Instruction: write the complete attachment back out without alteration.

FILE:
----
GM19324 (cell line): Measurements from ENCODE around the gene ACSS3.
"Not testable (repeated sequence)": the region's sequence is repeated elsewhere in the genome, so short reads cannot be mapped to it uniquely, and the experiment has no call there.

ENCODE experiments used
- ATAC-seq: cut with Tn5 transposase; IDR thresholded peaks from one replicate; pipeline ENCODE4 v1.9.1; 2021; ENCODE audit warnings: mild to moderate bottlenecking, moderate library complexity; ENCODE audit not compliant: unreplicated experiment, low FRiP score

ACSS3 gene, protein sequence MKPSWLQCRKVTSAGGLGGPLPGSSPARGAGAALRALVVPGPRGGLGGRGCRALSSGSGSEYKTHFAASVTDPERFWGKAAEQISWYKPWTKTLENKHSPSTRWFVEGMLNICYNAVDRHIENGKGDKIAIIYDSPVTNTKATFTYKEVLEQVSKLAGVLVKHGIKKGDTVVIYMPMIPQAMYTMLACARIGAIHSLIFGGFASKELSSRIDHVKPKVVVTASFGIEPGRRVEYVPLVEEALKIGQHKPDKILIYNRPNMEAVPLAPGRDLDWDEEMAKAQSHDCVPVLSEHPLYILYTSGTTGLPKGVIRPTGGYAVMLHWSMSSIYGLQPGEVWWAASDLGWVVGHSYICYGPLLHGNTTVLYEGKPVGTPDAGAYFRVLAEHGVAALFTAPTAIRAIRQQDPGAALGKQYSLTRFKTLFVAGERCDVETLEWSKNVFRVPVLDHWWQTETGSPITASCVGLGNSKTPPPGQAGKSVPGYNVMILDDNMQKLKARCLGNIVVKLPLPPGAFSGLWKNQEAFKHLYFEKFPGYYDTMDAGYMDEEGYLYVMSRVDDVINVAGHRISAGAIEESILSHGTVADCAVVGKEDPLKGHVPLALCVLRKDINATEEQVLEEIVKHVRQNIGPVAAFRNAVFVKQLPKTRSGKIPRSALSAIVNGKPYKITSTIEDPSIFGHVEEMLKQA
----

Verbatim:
GM19324 (cell line): Measurements from ENCODE around the gene ACSS3.
"Not testable (repeated sequence)": the region's sequence is repeated elsewhere in the genome, so short reads cannot be mapped to it uniquely, and the experiment has no call there.

ENCODE experiments used
- ATAC-seq: cut with Tn5 transposase; IDR thresholded peaks from one replicate; pipeline ENCODE4 v1.9.1; 2021; ENCODE audit warnings: mild to moderate bottlenecking, moderate library complexity; ENCODE audit not compliant: unreplicated experiment, low FRiP score

ACSS3 gene, protein sequence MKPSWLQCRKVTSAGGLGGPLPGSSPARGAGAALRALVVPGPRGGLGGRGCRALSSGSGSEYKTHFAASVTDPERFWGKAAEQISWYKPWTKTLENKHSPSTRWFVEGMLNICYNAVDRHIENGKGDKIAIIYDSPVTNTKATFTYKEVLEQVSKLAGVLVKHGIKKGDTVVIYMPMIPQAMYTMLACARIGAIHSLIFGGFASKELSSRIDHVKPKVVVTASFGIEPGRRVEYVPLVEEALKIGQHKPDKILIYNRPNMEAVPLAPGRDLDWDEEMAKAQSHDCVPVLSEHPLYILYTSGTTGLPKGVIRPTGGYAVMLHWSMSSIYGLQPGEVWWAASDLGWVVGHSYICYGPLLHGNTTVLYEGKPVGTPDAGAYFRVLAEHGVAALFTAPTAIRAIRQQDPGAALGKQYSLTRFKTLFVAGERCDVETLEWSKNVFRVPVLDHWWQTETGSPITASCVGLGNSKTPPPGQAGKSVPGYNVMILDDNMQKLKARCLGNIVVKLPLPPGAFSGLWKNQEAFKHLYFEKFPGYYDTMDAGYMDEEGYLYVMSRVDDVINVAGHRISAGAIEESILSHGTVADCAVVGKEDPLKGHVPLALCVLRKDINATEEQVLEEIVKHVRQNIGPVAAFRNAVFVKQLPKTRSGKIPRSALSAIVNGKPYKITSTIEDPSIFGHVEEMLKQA